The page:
By Dr. K. Javeed Nayeem, MD
It has been reported that our City Corporation authorities are thinking of making Sayyaji Rao Road and Devaraj Urs Road a complete ‘No Parking’ zone just because they will soon be providing us a multi-level underground parking lot in the Town Hall premises. I think this is one of the stupidest proposals that anyone can think of. Have they considered the difficulty that has to be faced by citizens who come to do their shopping, driving their own vehicles? Is it not unfair to expect them to park their vehicles at the Town Hall and walk all the way in the sun and the rain to the far ends of either the Sayyaji Rao Road or the Devaraj Urs Road to reach the shops that they wish to visit? And, is it fair to expect them to trudge all the way back to the parking lot, lugging their full shopping bags? It is certainly not an easy option.
Rumours are already abuzz that by announcing this outlandish proposal the people in power are actually issuing a veiled ransom note to all the shop-owners in and around the two roads so that they can be made to collectively pay a heavy ransom to get this ban cancelled. With no other go, when they are trapped between the devil and the deep sea, they will indeed pool the money and pay up this ransom amount to rescue their businesses from the possibility of being ruined. They are the ones who stand to lose a great deal if their potential customers are not allowed to park their vehicles near their shops as business then gets diverted to other areas in the peripheries of the city.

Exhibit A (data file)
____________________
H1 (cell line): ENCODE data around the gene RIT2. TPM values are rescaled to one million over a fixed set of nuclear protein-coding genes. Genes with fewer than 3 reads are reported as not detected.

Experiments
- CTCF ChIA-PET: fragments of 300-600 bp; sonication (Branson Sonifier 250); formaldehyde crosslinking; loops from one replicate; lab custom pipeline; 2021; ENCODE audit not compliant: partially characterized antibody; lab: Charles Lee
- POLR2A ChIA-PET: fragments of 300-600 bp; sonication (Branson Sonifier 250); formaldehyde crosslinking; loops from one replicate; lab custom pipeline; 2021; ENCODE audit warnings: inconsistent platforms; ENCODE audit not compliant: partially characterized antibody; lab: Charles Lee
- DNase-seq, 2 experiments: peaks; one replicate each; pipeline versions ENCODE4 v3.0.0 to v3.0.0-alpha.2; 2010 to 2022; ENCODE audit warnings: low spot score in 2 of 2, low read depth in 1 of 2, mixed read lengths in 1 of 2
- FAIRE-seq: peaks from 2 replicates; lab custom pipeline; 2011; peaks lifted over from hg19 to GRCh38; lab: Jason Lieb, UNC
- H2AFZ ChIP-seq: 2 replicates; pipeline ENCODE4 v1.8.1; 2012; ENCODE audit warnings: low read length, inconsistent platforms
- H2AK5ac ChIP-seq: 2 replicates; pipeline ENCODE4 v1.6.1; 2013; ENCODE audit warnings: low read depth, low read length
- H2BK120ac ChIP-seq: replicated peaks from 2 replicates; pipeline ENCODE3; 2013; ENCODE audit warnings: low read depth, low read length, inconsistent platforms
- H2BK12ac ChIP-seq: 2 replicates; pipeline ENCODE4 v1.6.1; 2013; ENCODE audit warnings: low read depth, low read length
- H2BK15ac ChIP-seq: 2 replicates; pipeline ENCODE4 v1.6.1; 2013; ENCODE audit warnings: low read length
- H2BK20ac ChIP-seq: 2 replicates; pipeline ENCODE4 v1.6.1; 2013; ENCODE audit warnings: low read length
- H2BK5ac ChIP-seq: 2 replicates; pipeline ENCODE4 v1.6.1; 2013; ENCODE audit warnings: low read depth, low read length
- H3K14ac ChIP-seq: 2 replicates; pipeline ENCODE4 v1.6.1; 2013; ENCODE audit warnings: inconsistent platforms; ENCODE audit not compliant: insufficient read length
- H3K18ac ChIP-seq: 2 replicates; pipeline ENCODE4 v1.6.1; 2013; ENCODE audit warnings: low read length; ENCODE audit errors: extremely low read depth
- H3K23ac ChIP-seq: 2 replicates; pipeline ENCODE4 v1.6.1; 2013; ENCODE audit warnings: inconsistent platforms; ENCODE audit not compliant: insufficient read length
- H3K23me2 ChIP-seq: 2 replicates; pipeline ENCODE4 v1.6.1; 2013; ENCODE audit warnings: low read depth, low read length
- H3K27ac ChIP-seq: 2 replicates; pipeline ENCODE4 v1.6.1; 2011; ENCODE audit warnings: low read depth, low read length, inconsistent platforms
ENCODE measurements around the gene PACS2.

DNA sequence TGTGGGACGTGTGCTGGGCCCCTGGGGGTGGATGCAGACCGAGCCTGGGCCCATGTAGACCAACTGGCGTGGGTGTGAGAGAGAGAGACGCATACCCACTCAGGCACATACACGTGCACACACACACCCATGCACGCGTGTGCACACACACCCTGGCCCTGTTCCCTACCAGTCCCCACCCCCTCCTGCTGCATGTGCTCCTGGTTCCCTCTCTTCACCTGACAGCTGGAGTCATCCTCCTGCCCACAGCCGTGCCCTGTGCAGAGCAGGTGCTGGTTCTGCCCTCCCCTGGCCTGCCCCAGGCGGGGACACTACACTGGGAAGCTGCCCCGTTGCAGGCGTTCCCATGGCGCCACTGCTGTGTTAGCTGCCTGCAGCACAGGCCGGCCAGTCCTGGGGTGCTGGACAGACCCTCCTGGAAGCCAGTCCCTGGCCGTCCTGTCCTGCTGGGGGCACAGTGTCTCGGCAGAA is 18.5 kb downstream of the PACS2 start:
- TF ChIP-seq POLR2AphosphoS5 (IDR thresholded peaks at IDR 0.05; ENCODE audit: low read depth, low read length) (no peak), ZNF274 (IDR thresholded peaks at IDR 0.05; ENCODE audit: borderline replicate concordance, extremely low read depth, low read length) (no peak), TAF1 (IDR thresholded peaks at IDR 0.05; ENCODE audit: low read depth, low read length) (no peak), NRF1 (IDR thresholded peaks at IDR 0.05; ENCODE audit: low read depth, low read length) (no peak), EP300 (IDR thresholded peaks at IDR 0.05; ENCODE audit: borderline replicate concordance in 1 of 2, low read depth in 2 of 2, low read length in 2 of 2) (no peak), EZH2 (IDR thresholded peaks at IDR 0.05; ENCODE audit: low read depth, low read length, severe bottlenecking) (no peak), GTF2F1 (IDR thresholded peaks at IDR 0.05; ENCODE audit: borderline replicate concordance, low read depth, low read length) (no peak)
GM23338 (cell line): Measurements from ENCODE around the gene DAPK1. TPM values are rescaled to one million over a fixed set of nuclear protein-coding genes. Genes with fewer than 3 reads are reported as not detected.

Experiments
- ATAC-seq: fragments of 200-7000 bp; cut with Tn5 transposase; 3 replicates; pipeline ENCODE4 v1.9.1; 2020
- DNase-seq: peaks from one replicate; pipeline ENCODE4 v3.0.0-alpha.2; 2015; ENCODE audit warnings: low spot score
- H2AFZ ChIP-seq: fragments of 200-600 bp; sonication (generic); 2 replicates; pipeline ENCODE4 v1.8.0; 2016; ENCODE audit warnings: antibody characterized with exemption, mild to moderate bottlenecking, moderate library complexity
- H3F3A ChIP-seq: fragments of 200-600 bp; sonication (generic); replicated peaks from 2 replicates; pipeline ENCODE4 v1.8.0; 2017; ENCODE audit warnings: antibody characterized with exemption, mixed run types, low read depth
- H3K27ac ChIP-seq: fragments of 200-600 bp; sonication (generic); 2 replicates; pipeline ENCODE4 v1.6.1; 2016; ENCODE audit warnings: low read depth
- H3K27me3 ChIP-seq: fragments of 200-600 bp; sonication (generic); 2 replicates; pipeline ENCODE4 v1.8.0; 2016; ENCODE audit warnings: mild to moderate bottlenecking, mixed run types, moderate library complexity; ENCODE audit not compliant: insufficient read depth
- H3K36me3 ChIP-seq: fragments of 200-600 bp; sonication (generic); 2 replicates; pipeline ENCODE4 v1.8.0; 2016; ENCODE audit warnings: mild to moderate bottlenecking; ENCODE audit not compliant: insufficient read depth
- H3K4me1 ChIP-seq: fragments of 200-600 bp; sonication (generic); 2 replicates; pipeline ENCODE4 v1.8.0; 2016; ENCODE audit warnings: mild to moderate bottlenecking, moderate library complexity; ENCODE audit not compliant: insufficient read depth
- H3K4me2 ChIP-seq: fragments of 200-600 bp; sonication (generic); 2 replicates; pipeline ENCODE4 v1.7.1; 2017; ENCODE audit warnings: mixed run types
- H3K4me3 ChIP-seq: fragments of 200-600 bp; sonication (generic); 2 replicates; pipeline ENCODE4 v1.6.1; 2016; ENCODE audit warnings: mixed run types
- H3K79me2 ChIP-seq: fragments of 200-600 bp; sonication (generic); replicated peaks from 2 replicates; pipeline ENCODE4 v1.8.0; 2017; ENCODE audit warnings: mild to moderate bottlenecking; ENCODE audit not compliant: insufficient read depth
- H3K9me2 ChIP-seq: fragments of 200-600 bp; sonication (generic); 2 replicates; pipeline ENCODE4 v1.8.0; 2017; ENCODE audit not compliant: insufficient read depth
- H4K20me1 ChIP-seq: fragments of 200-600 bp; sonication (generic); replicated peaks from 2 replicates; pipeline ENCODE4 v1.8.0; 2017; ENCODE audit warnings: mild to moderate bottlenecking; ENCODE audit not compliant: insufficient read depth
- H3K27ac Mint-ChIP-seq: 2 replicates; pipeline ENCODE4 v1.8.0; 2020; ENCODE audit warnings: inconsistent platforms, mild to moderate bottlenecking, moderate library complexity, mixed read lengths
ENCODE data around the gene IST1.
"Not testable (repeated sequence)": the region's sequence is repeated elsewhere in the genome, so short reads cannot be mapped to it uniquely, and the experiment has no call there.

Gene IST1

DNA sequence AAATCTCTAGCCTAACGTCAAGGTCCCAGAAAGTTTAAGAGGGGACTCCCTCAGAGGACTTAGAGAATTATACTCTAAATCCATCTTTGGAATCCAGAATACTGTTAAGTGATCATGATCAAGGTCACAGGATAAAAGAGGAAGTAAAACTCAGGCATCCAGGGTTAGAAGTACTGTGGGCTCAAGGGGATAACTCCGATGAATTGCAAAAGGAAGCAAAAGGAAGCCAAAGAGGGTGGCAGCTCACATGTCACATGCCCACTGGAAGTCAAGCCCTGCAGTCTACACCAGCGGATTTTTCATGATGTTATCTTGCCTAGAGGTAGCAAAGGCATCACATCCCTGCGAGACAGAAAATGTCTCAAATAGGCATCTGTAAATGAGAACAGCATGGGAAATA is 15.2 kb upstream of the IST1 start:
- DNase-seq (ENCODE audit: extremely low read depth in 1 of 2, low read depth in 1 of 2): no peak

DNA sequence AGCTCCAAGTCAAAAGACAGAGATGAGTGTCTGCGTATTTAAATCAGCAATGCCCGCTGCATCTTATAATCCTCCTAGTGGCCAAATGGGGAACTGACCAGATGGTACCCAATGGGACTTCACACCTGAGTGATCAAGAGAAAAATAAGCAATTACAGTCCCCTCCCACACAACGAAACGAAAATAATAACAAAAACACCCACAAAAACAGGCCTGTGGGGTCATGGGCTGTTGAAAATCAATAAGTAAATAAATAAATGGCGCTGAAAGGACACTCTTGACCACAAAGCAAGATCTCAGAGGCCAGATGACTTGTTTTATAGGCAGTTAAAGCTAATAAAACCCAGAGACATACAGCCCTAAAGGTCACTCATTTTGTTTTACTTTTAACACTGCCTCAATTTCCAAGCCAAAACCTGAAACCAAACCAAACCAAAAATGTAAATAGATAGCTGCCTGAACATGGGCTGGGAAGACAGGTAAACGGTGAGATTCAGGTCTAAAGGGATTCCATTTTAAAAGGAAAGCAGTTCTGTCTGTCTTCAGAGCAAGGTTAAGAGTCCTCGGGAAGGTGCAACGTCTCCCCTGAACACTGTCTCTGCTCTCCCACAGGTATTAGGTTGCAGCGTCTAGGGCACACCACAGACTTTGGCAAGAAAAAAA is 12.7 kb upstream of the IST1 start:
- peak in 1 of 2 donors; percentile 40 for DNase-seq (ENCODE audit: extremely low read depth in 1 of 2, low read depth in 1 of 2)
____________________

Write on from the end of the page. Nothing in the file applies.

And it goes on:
Nothing is more detrimental to business than the absence of parking space at a stone’s throw for customers. Customers shy away from areas without convenient parking and we have seen many established business outlets on Sayyaji Rao Road and K. R. Circle gradually failing because of this problem. The owners of a few such firms have got over this problem by opening additional branches in peripheral areas. But with real estate values being what they are now, not everyone in business can resort to this prohibitively expensive solution. Further, shop owners will also be put to additional inconvenience if they cannot park their own vehicles close to their establishments.
There is no denying the fact that at present a great deal of parking space in these two roads and the Ashoka Road is indeed occupied by the shop owners themselves for their own vehicles. It is actually this practice that is causing a scarcity of parking space on these three main roads in our business district. The vehicles of the hundreds of shop, office and bank employees of the area too contribute to this shortage. The best way to deter this is to allow roadside parking but at a fairly hefty fee on an hourly basis which will still not be resented by citizens who will not park their vehicles beyond the time they require for their shopping or banking needs. People will certainly not mind paying about twenty rupees for an hour of parking time as they are now doing in Bengaluru and many other metropolitan cities.